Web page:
Josie Litton’s latest book stars the descendants of her first series, which I refer to as the Me books (Dream of Me, Believe in Me, and Come Back to Me). This story features a missing relative, a stowaway on a voyage to a mysterious island, and the secret of what really happened to the lost kingdom of Atlantis. I was underwhelmed, for several reasons, not the least of which were a main couple who could be poster children for perfection, and the necessity of stretching my limits of credulity almost to the breaking point.
Lady Joanna Hawkforte has an unusual psychic gift of locating lost items, and people, by visualizing them in her mind. The gift is letting her down just when she needs it most, though: she’s spent months looking for her brother Royce, an intrepid soul who disregarded all warnings and took off for the fabled island of Akora, a mystical place shrouded in legends and secrets. Rumor has it that foreigners caught there are killed on sight. Joanna tries to corner Lord Alex Darcourt, the island’s diplomatic representative to Prinny’s court, but he’ll will have nothing to do with her. Desperate, Joanna stows away on Darcourt’s ship as it sails for home.
Lord Alex grew up on Akora, which is really the mythical island of Atlantis. He’s the son of a British father and an Akoran princess. Being half xenos, or foreign, he knows he’ll never rule the tiny island that is home, but he’s dedicated his life to helping his half-brother Atreus, the current ruler, to protect Akora from the outside world. The Akorans suspect that Britain is preparing to invade the island in an attempt to cement its maritime superiority, and Alex knows that Royce has done some espionage work in the past. He’d also like to find the Englishman, but is dismayed to discover Royce’s sister hiding on his boat. Well, he figures, there’s nothing for it but to take her to his home and pass her off as the mistress he picked up in London; I mean, it’s not as if she could ever be anything else to him. After all, he could only ever marry an Akoran.
As I reflect on this book, the first word that comes to mind is “silly.” It’s silly to think that an island so (relatively) close to Britain and Europe could remain as isolated and closed off as Akora seems to have done, and yet derive enormous wealth from its apparently one-sided trade with the rest of the world. It’s silly to think the place could guard its secrets with great success for as long as it has. For me, the whole setting – Akora as Atlantis – is just plain silly. And there’s a glaring inconsistency between what the reader is told about Akora, and how the characters act there: it’s supposed to be a male-dominated, patriarchal society, where women are so closely “protected” that they’re not allowed out of the house alone, yet Joanna, in the company of Alex’s sister Kassandra, seems to have no difficulty wandering all over the place as the mood strikes her. And don’t get me started on the medieval-Japanese attitude Akoran men display about women “showing respect” for their “protectors.”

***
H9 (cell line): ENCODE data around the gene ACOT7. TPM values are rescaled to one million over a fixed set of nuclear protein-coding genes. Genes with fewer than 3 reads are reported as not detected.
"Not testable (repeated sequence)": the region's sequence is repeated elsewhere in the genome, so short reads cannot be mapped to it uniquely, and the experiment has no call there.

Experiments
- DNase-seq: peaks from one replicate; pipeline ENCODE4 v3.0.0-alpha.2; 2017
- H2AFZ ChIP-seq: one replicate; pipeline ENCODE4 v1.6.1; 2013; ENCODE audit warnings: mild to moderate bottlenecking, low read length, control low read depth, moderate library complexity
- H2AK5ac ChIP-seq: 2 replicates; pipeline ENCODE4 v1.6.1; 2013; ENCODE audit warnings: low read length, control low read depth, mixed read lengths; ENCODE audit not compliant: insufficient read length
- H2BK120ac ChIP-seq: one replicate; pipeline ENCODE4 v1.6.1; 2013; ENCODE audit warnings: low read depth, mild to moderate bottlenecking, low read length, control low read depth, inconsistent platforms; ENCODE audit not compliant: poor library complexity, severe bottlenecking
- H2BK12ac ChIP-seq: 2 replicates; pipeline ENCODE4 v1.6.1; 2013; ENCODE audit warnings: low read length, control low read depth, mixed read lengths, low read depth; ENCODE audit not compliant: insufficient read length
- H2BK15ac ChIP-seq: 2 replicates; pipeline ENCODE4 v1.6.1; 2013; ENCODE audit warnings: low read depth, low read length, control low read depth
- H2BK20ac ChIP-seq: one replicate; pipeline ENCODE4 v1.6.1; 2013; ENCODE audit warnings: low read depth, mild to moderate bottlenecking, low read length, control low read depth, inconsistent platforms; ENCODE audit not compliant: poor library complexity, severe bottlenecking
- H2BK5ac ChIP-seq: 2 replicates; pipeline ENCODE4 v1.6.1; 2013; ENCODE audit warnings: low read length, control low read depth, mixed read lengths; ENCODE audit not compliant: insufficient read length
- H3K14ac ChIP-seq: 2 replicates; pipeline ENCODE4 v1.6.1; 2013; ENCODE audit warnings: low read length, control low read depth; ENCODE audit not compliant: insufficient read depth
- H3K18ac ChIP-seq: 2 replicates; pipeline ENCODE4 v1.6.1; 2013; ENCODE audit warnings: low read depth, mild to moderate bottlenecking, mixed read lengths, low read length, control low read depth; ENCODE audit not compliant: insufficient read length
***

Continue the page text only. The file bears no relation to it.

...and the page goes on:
Joanna is one of those annoyingly too-beautiful-and-perfect-for-words heroines. In addition to her gift of the sight, she’s also inherited the healing powers of her ancestresses, yet another mark of her wonderfulness: “She was not alone…Other women were with her, sisters of her soul clustering near. They lent her strength with ancient wisdom.” Well, whoop-de-do for her. This mystical connection with the past didn’t make me feel any closer or sympathetic to her. She does exhibit some intelligence, however, which saves her from being TSTL, and she’s tenacious about finding her brother. As for Alex, he’s a prototypical beta hero in alpha’s clothing, another veritable paragon of rippling pectorals and flawless, chiseled handsomeness, all hard muscle and soft heart. Joanna even thinks of him as a “Greek god” at one point. I prefer my men a little more on the mortal side, thank you. To his credit, the guy’s loyal and intelligent, if somewhat baffled about how to handle the unpredictable woman who has come into his life.
My biggest problem with the hero and heroine is the same one I have with lots of historical romances. They seem to be nothing more than modern personalities in Regency – and Akoran – garb; some of their speech is glaringly modern. How many Regencies misses would really say, “I’m here! It’s all right. You’re free, it’s over!”? Perhaps to offset this, the author throws in the occasional “mayhap” or quasi-archaic speech pattern, but it didn’t do much to dispel my skepticism. And for a properly bred young lady, Joanna gives away her virginity a little bit too easily for me. Don’t get me wrong: I’m not asking for a Jane Austen re-write. But if you’re going to bother to use a specific time and place for a story, the least you can do is try to make the characters sound – and act – as if they belong there.
The plot moves along well enough, and it’s a real relief to discover what really happens to foreigners who wash up on Akora’s shores. I could see the villain a mile off, but I’m not convinced that there was supposed to be all that much suspense surrounding him, so that didn’t bother me. This book has “first in a trilogy” written all over it; there are hints about Alex’s (equally wonderful) half-brother and sister sprinkled throughout, and the ending provides a tidy set-up for the next installment. If you liked Litton’s first set of books, you may enjoy this series too, but based on my objections to Dream Island, I’ll be sailing right past these shores.